Remember the Sienta? Well Toyota is back with an all-new generation of it, and honestly this 7-seater SUV is something Malaysians should want to make its way here.

UMW Toyota enjoyed only moderate success when it did offer the previous 2nd-generation version of the Sienta from latter 2016, which is what prompted its local discontinuation from our market. With its innovative use of space and styling, and materials, it makes us rethink the MPV category all over again.

All-New 2023 Toyota Sienta – Coming to Malaysia? 

The all-new Sienta carries a footprint awfully similar to its predecessor with an overall length measuring 4,260mm, within which sits a 2,750mm wheelbase. From corner to corner, it’s 1,695mm wide and 1,715mm tall, adding 20mm to the older model’s already generous interior ceiling.

On the outside with its two-tone exterior trim and wheels, as well as lower perimeter ‘bumpers’, you might be forgiven for thinking this could be the latest quirky people mover to come out of the Citroen design studio rather than something of Japanese origin.

Just look up the most compact models from the French firm to see what I mean about the resemblance, particularly their Aircross models or the C4 Cactus.

Toyota isn’t going for the usual sleek, robotised look we might expect given their current lineup, but instead focused on giving the Sienta an ‘organic’ feel that’s cohesively expressed by design from both the outside and inside.

2023 Toyota Sienta specifications

Its contours are deliberate, not stylised, its glass house is huge for maximal passenger comfort and versatility while offering great all-around visibility – Toyota claims bicycles with 27-inch tyres can simply be rolled in. And then you step inside to find a cabin that’s beautiful because of its functionality.

The dashboard, for example, is tiered, but done so to allow ample storage, not to look good, and it’s now basically a parcel shelf just ahead of the passenger seat. Cupholders are wide, deep, and positioned prominently, the seats are made from a fabric weave that’s treated with a hydro and oleo-phobic coating for the dirt repellency of leather/leatherette but with the comfort of fabric upholstery.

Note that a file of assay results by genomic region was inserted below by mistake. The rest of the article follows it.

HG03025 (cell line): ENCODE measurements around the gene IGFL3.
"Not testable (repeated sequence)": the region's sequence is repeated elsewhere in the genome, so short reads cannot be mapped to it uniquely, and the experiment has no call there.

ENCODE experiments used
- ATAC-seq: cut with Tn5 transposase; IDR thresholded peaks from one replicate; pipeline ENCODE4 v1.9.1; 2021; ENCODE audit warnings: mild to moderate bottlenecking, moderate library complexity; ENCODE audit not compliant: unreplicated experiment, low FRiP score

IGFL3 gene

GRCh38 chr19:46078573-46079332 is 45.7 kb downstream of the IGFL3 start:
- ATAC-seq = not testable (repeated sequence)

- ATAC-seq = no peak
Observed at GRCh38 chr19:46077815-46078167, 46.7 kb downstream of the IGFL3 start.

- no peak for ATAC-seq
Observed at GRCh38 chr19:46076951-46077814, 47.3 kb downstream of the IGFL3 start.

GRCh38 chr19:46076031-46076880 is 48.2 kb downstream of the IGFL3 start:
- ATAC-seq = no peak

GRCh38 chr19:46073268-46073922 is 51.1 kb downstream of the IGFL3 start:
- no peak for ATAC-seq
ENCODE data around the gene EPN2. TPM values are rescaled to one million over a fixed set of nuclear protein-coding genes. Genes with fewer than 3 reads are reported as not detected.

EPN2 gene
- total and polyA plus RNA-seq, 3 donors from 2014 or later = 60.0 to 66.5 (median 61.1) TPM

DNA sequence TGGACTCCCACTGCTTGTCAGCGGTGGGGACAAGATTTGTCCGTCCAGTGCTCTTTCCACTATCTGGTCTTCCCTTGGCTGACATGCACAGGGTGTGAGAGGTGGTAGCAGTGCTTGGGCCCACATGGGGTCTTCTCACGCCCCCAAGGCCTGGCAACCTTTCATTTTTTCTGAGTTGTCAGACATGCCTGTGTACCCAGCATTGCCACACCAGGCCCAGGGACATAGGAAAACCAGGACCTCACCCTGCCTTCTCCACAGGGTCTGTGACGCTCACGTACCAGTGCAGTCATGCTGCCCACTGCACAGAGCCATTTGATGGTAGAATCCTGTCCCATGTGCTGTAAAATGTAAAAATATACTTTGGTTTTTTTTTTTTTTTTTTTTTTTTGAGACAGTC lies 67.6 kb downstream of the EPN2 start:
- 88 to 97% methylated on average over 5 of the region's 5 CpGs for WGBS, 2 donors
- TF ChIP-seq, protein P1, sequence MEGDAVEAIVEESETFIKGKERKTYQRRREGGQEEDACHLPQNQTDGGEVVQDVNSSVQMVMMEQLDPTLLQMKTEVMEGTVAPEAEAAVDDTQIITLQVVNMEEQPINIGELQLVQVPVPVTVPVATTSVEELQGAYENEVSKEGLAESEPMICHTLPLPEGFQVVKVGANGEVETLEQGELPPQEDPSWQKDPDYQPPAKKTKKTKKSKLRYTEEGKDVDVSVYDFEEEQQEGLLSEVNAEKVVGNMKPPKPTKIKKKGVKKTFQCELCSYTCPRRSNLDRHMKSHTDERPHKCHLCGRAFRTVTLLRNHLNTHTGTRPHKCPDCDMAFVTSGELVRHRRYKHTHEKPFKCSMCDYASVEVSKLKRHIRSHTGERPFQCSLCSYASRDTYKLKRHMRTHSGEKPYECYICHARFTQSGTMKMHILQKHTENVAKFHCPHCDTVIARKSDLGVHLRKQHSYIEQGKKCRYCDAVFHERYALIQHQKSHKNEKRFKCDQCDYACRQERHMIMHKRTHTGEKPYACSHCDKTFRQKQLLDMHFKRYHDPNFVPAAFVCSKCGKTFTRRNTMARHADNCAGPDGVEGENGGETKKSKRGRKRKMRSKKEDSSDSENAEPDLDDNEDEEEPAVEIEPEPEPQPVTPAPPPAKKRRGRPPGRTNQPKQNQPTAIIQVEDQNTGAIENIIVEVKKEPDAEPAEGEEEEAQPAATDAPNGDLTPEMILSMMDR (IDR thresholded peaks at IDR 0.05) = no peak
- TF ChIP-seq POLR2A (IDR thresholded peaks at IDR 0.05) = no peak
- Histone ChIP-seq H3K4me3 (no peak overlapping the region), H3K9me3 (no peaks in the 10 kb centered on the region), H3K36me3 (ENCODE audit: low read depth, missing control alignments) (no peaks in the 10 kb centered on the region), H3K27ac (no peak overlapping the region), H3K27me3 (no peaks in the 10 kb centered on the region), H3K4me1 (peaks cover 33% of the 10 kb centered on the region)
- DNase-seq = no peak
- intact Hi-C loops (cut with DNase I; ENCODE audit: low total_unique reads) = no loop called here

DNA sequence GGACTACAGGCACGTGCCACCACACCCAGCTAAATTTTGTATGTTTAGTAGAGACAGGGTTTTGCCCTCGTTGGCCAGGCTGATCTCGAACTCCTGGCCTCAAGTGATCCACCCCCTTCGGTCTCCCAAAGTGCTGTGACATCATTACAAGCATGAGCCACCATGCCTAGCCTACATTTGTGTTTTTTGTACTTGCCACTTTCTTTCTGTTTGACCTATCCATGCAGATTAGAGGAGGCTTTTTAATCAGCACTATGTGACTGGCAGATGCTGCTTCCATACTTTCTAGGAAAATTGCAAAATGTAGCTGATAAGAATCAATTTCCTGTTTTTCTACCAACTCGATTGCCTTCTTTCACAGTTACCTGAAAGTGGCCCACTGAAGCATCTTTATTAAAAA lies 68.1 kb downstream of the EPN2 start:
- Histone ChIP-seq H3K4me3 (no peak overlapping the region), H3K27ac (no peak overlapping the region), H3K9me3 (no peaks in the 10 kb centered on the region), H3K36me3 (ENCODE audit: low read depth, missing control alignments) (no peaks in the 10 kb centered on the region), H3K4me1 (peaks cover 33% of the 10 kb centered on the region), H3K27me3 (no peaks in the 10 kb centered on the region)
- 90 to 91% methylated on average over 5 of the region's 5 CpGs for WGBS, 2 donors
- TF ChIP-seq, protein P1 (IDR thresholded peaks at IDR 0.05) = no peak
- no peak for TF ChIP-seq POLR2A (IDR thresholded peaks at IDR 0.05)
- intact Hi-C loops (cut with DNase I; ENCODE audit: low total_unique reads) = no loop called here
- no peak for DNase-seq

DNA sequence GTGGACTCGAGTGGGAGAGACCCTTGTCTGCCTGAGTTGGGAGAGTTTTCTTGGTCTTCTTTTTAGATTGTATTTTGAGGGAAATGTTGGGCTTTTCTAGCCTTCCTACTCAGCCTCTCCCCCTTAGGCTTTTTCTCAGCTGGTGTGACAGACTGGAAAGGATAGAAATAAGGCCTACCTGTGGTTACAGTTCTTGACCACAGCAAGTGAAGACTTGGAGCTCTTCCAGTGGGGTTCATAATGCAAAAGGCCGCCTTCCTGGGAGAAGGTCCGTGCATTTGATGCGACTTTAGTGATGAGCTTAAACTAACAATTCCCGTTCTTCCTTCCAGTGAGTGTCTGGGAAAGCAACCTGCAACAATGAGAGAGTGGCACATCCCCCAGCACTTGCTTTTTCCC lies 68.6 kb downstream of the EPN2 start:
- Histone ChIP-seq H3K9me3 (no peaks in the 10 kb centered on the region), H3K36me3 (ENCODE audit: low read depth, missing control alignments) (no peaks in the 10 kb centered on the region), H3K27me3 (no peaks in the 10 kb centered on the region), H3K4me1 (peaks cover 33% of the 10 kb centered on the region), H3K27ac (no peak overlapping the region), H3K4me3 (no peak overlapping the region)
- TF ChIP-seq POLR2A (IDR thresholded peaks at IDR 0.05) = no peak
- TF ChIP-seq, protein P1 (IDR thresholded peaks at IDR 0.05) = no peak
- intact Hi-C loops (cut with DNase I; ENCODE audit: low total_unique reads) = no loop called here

In fact, this trim material is pretty much scattered throughout and, combined with the warm and welcoming aesthetic, gives the Sienta the impression that MUJI and Toyota made a car. It’s a lounge on wheels.

It sits on the TNGA platform too, like every other car the Japanese auto giant makes except for their trucks and the LandCruiser, so it benefits from the other attributes known about this platform – namely its refinement and generally impressive drivability.

2023 Toyota Sienta powertrain

It’s not fast, though. Not by a long shot. At least at launch, Toyota has disclosed two powertrain options. First up is a 1.5-litre naturally aspirated 3-cylinder M15A-FKS petrol, essentially the same found powering the Euro-spec Yaris, that chugs out 120PS and 145Nm.

Those are respectable numbers given its displacement and this class of vehicle, but driving one might actually lower your blood pressure instead of possibly increasing it. Drive reaches the front wheels via Toyota’s Direct-Shift CVT gearbox (not to be mistaken for a D-CVT).

Toyota claims this powerplant will deliver an average WLTP fuel consumption of 18.4km/litre but those seeking more economy and smaller carbon footprint can opt for the Sienta hybrid which uses a 1.5-litre M15A-FXE Atkinson-cycle three-pot paired with an electric motor and gearbox combo (eCVT).

It’s packed with all the tech and active safety (Toyota Safety Sense) features that you expect any modern Japanese car to come equipped with, but other than ticking all the boxes from a specification point of view, the sheer uniqueness and utilitarian flair is really the Sienta’s main appeal.

Does it deserve to return to Malaysian shores as a worthy alternative to the current crop of compact but still highly commodious 7-seater MPVs that are currently on sale? We say yes, but only if UMW can offer the CKD value proposition. Make it happen, please!